Brooklyn, New York
I had to reply to Tom Flynn’s review of Stay: A History of Suicide and the Philosophies Against It by Jennifer Michael Hecht (“Less Secular Than It Seems,” FI, April/May 2014) after finding it dogmatic and simplistic. One often sees this accusation directed at religious fanatics by your fine magazine—but now I see it on the other side. It cannot go unchallenged.
The issues are simple: is suicide always to be condemned, or is it a protected right of rational people? That’s the simple-minded dichotomy of Flynn’s review. Hecht thinks suicide should be discouraged except in cases of terminal illness and the like: it is never appropriate for a healthy individual. Flynn thinks a rational person has the right, and leave him alone if he chooses it.
What Flynn misses is the complexity of human nature. Our reason and our emotions are all tangled up. None of us is totally rational, ever. Everyone has inside his head a neural circuit, the purpose of which is to cause depression and suicide, put there by evolution for a very good reason. How do I know?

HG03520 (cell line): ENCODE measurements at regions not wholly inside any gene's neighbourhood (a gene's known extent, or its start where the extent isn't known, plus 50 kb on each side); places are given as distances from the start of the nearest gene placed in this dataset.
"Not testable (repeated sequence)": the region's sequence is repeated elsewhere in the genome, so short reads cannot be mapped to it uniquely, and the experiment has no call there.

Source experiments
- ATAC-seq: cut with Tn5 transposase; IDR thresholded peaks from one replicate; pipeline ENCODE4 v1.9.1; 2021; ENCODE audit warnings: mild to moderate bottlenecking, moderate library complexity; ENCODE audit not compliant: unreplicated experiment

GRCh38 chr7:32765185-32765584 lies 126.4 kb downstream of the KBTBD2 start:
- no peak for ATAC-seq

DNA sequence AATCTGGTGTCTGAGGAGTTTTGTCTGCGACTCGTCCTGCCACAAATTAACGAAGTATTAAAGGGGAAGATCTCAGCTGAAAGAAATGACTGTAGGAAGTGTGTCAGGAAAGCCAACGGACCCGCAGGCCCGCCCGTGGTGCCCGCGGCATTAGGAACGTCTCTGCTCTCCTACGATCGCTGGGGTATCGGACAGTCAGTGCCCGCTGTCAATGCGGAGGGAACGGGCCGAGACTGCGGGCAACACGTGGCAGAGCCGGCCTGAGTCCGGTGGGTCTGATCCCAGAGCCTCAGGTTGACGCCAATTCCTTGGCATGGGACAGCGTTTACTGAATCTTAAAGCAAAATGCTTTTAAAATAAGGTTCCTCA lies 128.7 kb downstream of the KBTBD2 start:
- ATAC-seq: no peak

An article some years ago by a primatologist described an alpha male orangutan that was defeated by a younger rival. He was not seriously injured, but he would never breed again. He quickly became listless and soon died. I would say he was depressed—and it makes sense. He likely had surviving offspring, and any resources he consumed meant less food for them. Since he could not produce more offspring, the best way for nature to promote his genes is for him to die. Leave the fruit for the kids and check out. We still have those neural circuits, whether Flynn likes it or not.
Consider the way an electronics engineer would fix a circuit that was oscillating. One adds damping to that part of the wiring or removes power. When Hecht argues against suicide, she is adding damping to those pesky depressive notions that are in the heads of most of us some of the time, and some of us most of the time. Those people need that damping. Reducing power, often with a bottle, does not work as well. Pulling the plug does.
So Flynn’s dogmatic notion is saying, “If your suicide circuit is oscillating, check out.” Hecht is saying, “Consider all these reasons for not checking out.” Damping for sure. I think Hecht is right.
East Boothbay, Maine